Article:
Political Notebook

  • Daniels' near-presidential run dissected
    In the end, it was the lure of playing the hallowed grounds of Augusta National Golf Club that brought then-Gov. Mitch Daniels and a tight-knit group of friends and supporters together in the fall of 2009 to discuss whether he should run for
  • 2 Hoosiers named to U.S. House Energy Committee
    Reps. Susan Brooks, R-5th, and Larry Bucshon, R-8th, have been named to the U.S. House Energy and Commerce Committee for the 114th Congress.
  • Indiana House sets leaders for session
    The Indiana House has tapped leadership and committee chairs for the 2015 General Assembly.
Advertisement
File
Huntertown Deputy Clerk-Treasurer Janine Rudolph

No more Ms. Nice from Huntertown

Huntertown Deputy Clerk-Treasurer Janine Rudolph is not “going to be nice, anymore.”

Making the announcement during Monday's Town Council meeting, Rudolph appeared to be infuriated about an item in last Sunday's Political Notebook indicating public documents were hard to obtain in Huntertown.

Resident Brandon Seifert recently used a Freedom of Information form to request town documents, while resident Dave Garman many times carried a request letter with him to Town Council meetings in order to obtain copies of ordinances and resolutions approved at the meeting.

The Journal Gazette has also at times had to remind Huntertown that town documents are public record.

Garman and Seifert are Huntertown council candidates who won the GOP primary race in May. In that same election, Rudolph lost her bid for clerk-treasurer to Cathy Mittendorf.

Rudolph said that from now on, the clerk-treasurer's office will charge 10 cents a copy – which is a common policy in many government offices – for anything requested by Seifert, Garman or The Journal Gazette.

What was unclear was whether the new policy would apply to everyone or only to people that Rudolph is “tired of being nice to.”

War with Canada?

Sen. Dan Coats, R-Ind., asked Pentagon leaders during a Wednesday committee hearing whether they had a strategy in place for responding to the violent insurgency trying to topple Iraq's government.

“Based on my previous service in the Senate and some service now, I am fully aware that the Pentagon has a contingency plan on the shelf for just about every possible scenario, everything from nuclear war to an invasion by Canada and everything in between,” Coats said at the hearing of the Senate Appropriations Subcommittee on Defense, of which he is a member.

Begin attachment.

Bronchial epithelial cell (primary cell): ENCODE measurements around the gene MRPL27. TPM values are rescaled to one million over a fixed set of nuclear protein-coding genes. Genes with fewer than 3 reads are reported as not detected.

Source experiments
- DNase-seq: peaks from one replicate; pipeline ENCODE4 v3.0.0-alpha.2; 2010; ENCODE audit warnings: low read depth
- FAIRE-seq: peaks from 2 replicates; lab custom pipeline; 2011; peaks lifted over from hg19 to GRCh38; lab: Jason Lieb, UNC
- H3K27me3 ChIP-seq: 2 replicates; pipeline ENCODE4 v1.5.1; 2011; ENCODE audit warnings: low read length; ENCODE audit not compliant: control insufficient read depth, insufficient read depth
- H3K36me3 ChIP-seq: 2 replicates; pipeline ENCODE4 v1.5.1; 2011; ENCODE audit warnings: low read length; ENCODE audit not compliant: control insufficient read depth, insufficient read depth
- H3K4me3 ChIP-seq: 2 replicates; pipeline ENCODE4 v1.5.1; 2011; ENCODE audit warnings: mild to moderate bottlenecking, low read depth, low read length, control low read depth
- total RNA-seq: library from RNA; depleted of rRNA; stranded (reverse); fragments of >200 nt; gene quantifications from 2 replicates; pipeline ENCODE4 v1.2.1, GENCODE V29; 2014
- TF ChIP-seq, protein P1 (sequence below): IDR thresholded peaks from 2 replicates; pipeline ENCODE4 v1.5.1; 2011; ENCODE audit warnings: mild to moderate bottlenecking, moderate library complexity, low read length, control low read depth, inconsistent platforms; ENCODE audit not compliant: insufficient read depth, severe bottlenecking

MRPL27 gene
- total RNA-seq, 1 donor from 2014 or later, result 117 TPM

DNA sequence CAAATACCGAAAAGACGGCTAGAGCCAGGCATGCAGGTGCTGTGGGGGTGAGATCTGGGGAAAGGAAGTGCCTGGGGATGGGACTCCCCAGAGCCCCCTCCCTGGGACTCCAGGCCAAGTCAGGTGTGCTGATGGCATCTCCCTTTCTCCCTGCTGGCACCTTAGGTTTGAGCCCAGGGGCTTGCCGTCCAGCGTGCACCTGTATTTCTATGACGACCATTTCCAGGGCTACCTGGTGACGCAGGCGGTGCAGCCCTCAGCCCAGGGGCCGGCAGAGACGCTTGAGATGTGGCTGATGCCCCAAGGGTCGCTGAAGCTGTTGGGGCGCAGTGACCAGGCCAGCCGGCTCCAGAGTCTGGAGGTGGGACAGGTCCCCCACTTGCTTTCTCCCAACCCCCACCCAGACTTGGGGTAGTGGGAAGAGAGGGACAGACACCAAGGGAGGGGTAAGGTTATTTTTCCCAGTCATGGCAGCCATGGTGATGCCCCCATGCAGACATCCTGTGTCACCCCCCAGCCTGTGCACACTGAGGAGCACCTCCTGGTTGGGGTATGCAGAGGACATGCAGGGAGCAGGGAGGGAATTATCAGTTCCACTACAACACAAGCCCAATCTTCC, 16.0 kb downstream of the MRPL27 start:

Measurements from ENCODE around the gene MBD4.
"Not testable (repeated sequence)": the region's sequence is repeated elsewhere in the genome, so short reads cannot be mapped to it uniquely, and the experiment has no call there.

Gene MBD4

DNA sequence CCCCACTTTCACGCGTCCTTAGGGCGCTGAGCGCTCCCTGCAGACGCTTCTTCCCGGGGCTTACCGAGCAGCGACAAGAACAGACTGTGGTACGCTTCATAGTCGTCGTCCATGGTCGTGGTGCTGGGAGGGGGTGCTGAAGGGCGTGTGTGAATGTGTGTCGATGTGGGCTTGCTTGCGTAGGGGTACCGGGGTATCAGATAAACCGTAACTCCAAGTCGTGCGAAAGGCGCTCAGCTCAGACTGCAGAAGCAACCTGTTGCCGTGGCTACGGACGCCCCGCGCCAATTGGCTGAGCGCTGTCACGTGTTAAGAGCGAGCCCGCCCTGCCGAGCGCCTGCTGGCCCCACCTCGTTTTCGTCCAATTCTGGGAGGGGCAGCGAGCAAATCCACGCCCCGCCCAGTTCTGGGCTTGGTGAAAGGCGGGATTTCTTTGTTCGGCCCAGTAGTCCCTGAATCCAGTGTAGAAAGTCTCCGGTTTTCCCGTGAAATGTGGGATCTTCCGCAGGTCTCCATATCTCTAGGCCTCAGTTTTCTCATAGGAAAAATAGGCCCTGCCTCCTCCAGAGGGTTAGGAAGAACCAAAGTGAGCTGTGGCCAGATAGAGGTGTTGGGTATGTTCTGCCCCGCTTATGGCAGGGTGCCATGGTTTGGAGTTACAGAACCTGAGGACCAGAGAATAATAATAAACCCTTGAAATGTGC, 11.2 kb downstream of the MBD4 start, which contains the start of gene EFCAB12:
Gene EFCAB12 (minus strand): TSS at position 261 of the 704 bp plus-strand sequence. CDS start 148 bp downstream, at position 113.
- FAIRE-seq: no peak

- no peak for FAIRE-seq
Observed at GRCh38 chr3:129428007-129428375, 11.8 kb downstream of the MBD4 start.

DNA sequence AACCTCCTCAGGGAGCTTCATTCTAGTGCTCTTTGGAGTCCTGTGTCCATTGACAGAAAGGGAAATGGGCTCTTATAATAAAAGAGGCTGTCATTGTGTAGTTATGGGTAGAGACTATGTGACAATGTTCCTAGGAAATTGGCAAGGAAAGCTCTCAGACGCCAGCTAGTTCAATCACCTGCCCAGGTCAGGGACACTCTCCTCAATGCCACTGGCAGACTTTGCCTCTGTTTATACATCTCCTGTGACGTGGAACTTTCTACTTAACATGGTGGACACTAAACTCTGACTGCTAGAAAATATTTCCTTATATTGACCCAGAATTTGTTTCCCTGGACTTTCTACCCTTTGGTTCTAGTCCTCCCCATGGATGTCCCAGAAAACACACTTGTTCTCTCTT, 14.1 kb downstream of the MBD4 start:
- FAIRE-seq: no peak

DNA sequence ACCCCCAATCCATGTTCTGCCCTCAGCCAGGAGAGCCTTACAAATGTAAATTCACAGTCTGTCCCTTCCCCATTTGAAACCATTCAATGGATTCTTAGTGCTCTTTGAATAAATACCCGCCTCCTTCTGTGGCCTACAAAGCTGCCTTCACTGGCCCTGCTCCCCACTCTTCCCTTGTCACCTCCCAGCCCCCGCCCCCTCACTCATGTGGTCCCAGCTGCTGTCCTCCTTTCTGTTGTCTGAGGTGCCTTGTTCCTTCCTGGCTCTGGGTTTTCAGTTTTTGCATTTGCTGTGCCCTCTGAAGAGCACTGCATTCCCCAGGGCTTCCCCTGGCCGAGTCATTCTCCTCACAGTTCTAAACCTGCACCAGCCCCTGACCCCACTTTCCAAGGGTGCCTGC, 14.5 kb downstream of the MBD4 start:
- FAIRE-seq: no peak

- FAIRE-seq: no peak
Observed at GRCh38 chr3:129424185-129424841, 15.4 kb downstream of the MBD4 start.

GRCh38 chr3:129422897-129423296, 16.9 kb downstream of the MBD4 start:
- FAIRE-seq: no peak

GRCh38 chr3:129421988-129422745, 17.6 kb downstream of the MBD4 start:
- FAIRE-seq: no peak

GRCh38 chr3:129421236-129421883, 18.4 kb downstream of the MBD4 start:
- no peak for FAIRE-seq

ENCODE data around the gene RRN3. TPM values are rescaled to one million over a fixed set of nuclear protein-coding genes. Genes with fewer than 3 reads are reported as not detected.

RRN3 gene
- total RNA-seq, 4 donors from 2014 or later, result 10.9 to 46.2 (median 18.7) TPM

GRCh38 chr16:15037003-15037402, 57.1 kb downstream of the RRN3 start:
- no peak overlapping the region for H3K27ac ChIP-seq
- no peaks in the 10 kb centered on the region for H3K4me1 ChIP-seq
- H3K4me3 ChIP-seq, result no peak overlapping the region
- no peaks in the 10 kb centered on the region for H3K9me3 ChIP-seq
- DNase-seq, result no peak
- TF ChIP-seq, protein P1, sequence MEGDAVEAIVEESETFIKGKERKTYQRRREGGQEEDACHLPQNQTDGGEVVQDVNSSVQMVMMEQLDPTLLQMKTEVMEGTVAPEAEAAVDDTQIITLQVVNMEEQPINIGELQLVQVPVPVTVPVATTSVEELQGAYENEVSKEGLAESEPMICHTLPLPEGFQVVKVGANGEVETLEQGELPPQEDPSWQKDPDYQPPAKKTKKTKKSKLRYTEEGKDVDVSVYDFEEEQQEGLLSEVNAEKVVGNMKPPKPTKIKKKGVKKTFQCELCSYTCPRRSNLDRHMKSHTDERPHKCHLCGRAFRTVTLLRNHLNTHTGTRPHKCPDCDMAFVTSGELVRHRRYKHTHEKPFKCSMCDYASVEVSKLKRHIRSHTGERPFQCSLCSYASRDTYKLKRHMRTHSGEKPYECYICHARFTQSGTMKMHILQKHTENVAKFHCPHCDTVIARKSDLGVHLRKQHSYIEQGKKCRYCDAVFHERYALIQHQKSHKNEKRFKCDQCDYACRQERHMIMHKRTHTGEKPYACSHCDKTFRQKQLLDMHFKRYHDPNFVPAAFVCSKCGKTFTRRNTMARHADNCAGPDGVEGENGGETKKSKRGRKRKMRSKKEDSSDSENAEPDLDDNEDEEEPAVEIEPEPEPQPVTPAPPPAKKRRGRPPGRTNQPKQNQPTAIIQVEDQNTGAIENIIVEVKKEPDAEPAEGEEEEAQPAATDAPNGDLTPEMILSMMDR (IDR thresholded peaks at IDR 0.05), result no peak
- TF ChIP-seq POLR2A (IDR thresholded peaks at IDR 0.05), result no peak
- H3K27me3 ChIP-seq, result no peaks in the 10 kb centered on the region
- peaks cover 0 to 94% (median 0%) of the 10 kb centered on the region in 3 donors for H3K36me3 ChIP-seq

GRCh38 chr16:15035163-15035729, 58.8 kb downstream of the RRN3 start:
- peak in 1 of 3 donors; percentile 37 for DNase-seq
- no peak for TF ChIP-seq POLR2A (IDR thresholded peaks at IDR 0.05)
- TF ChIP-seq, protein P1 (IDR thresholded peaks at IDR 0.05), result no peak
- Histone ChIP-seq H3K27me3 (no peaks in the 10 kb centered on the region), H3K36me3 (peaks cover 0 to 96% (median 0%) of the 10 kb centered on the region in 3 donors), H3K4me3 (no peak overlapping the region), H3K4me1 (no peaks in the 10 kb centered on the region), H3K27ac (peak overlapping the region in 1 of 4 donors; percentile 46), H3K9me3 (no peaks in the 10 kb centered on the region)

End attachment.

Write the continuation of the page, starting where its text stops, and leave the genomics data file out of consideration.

He told Defense Secretary Chuck Hagel and Joint Chiefs of Staff Chairman Gen. Martin Dempsey that “there had to be some anticipation” on their part that Sunni extremists might attempt to overthrow Iraq's Shiite leaders.

“Was there a plan on the shelf?” he asked Dempsey and Hagel during the webcast hearing. “If so, what is it; if there wasn't, why (wasn't there)?”

Dempsey replied, “Let me first assure you, we do not have a plan on the shelf for the invasion of Canada. I want to make sure that our Canadian allies who may be watching. … ”

He went on to say that the U.S. military has many intelligence, aviation and maritime assets “committed to Iraq.”

On Thursday, Roll Call reporter Tim Starks noted in a blog that the U.S. had invaded Canada in 1775 and 1812 and developed an invasion strategy in the 1920s and 1930s as part of War Plan Red in the event of a war with the British Empire.

Coats perceived Dempsey's remark about Canada as “completely humorous,” an aide said.

Coats “used an example with extremely low likelihood to illustrate his point, and General Dempsey made a good natured quip in response,” said Matt Lahr, Coats' communications director, in an email to Political Notebook.

Taxing issues

Gov. Mike Pence will keynote the daylong Indiana Tax Competitiveness and Simplification Conference on Tuesday at the Indiana Government Center.

Nearly 200 local and national tax experts and policymakers will attend. A news release said the conference will focus on how to create a more competitive business and individual tax climate in Indiana. It will include discussion on new and fresh ideas as well as known best practices in state taxation.

“This conference is an excellent opportunity to examine our tax structures in open and frank discussions we hope will inform the 2015 General Assembly,” Pence said.

The conference will include two special presentations and seven panels.

Some entities represented will include The Laffer Center, Americans for Tax Reform, The Mercatus Center, Tax Foundation, Tax Analysts and Pew Charitable Trusts.

The conference is open to the media but not to the general public due to space. All sessions will be webcast. For each panel, join the webcast rooms below.

Auditorium: http://webinar.isl.in.gov/dor1/

Room A: http://webinar.isl.in.gov/dor2/

Room B/C: http://webinar.isl.in.gov/dor3/

Recorded segments will also be available for viewing within a few hours of completion at www.in.gov/dor/5123.htm.

Vivian Sade of The Journal Gazette contributed to this column.

To reach Political Notebook by email, contact Brian Francisco at bfrancisco@jg.net or Niki Kelly at nkelly@jg.net. An expanded Political Notebook can also be found as a daily blog at www.journalgazette.net/politicalnotebook.

Advertisement